The mosquitos at Mount Dare were vicious. As soon as we arrived they began to dive bomb us. We all dressed for dinner, in long trousers and sleeves for the first time in a week. In the hotel dining room the blue light of the insect destroyer sizzled and buzzed every few seconds. Despite the fly mesh on the doors, the insect invaders were breaching man’s defences.
Nonetheless, spirits were high. We enjoyed the novelty of sitting around a table, eating good food that had been cooked for us. The steak and chips were declared the best anyone had ever tasted. We were all looking forward to visiting Old Andado the next day, Molly Clark’s place. We listened as Howard recounted the story of Molly.
Molly was a true outback pioneer. She and her husband,, Malcolm “Mac” Clark, ran the Andado cattle station in the Northern Territory from 1955. They worked hard to build a successful business and earn enough money to own the station outright. Sadly, tragedy struck in 1978 when Mac died in an aircraft accident and in 1979 when their eldest son was killed when his truck collided with a freight train. Molly continued to run the station, but fate dealt her another blow when the station was one of the first to be tested for tuberculosis. When traces of TB were found, her entire stock had to be destroyed. There was no compensation or insurance policy to cushion her from the loss and in 1984 she lost the property they had worked so hard to own. It was sold for a pittance. Not one to give up easily, three years later Molly was back. Not in the new homestead that had been built, but having secured a lease around Old Andado, the original property homestead. She lived there for almost thirty years, welcoming travellers who visited and wanted to experience a little of the true outback life.
Molly died in 2012 and left the property to her five grandchildren who set up a trust to retain the property. Some of our group had met Molly on their last visit and we now planned to return to pay our respects. The house has been retained exactly as Molly left it and gives a unique insight into the reality of living in the outback.
The next morning we set out on the road to Molly’s place. The red clay roads were deeply rutted and no one was surprised when after kilometres of picking a track through the damaged road surface a sign announced “Four Wheel Drive Recommended”.
We crossed the border from South Australia to the Northern Territory and followed the track through a working cattle station. We were still on the margins of the Simpson Desert, but as we drove further into The Territory, the land grew greener and greener. Lush paddocks dotted with trees, it suggested parkland rather than an arid desert.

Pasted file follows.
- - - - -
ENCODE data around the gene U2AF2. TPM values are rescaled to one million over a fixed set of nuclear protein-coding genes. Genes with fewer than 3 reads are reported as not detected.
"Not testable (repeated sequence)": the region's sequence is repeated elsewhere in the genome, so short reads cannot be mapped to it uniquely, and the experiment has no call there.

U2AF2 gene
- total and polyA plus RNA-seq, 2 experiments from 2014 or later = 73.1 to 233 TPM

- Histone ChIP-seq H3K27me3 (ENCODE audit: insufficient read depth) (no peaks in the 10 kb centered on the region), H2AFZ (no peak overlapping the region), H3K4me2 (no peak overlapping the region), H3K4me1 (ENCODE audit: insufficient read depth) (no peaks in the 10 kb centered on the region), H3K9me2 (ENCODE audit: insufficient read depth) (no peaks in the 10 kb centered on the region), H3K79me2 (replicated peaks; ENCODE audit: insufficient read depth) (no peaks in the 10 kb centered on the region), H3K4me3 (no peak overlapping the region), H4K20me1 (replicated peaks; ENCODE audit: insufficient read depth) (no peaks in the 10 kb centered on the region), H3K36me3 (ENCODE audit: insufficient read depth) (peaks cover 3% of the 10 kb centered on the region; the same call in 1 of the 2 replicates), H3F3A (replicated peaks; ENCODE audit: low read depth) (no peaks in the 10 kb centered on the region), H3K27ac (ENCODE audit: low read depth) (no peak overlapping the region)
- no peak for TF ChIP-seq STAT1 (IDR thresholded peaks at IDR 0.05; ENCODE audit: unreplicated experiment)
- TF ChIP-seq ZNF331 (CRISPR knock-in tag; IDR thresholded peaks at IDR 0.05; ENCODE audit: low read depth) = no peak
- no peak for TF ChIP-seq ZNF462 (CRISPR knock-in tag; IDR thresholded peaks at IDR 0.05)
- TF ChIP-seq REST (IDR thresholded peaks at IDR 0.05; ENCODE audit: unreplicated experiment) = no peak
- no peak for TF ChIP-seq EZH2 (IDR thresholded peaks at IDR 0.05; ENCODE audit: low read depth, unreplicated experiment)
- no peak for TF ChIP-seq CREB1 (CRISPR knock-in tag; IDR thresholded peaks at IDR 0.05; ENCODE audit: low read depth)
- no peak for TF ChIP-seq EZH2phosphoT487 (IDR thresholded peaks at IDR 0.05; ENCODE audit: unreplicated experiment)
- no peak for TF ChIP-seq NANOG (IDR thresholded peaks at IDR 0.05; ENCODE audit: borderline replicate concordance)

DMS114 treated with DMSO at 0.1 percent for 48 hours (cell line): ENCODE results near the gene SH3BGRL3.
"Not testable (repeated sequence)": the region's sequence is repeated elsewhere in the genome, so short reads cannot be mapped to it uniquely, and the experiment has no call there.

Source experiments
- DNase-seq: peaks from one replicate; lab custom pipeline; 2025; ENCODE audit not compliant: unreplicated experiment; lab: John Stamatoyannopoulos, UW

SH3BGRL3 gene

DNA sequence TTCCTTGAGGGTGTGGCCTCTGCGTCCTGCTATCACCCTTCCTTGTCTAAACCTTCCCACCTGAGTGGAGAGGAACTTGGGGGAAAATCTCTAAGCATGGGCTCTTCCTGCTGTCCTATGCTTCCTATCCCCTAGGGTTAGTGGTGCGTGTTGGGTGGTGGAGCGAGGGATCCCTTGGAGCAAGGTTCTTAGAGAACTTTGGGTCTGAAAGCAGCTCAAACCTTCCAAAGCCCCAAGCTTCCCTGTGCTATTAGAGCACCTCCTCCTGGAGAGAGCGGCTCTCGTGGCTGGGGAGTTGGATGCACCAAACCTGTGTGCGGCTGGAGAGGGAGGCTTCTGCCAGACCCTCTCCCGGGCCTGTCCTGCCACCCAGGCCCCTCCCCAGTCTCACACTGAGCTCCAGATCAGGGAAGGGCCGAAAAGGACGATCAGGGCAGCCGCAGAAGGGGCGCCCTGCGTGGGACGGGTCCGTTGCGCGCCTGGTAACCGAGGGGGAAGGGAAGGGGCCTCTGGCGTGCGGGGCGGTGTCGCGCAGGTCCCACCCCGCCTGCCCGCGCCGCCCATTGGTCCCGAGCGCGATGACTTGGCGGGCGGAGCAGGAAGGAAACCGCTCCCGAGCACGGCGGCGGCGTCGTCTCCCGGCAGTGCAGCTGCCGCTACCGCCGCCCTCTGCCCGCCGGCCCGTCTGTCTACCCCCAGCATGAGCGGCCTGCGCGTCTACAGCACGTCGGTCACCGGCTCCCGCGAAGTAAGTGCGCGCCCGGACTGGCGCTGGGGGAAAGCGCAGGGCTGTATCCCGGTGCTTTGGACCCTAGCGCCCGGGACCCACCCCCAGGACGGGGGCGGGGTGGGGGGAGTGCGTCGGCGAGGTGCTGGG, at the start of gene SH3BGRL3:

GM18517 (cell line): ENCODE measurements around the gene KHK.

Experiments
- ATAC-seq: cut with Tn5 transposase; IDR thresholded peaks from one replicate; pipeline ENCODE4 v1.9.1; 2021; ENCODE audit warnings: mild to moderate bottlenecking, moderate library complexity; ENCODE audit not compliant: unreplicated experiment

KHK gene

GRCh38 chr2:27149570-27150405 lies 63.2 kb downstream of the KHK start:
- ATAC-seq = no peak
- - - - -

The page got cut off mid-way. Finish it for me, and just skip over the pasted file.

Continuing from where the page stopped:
“This is no way to show the outback!”, exclaimed Olive. Having seen this area in drier times, she was afraid we would get the wrong idea and imagine that the arid country always looked this way. The miracle of good rains had revealed the underlying fertility of the red clay. The cattle had shiny, glossy coats and were alert and happy. Grasses, wildflowers and trees were all growing fast in the warmth and the wet.
We drove through red clay pans that were tinged with green and even had to splash our way through pools of water covering the track. The clear blue sky and clay red land reflected in the water caught my painterly eye and I longed to set up an easel and capture the colour combinations. A photo had to do.
When we finally reached Molly’s place at Old Andado and looked down over the property, we were expecting tragedy but found a verdant paradise. The overall impression was of a fertile coffee plantation in some exotic land and not an arid Australian cattle station where it was a battle to survive. Such is the power of life-giving rain.
The tour of Molly’s house was moving. It was if she had just stepped out for the afternoon. The contents of the house were complete, allowing us to see the detail that made up her day to day life. Everything from biscuit tin to teapot, from bookshelf to Australian flag remained. Her presence in the house was strong, making this more than just a living museum to late twentieth century outback life. I did not feel any need to mourn Molly. She would have tut tutted at that nonsense. But although I never met her, I felt I knew her and respected her. The house will not stand forever, but her legend will, I am sure, live on.
We drove away with respect for a way of life now all but gone. On the road again. A short detour off our route to Alice Springs took us to the Mac Clark Acacia Reserve. The reserve protects a stand of extremely rare acacia (wattle) trees, the acacia puece, or waddy-wood. They are found only in three locations in the world. Here in the Northern Territory and in Queensland. They live for hundreds of years and yield extremely hard wood. So hard a nail cannot penetrate it.
We stood and marvelled at these tall spiky trees standing in red earth encrusted with glossy black stones. They looked a little like pines, or she oaks, but their leaves were not pliable. They grew steely needles, like animal spines. Yet their seed pods were pale green, like snow peas, and almost succulent. A remnant of the tall forests that shrouded this land in days gone by.
With still 200 km to travel to Alice Springs, we decided to find a camp spot just off the track. Howard spotted a site nestled below towering rocky sandstone hills. The convoy stopped to make camp. We watched the colours change in the sky as the sun went down, while Howard and Malcolm scaled the rocky heights above us.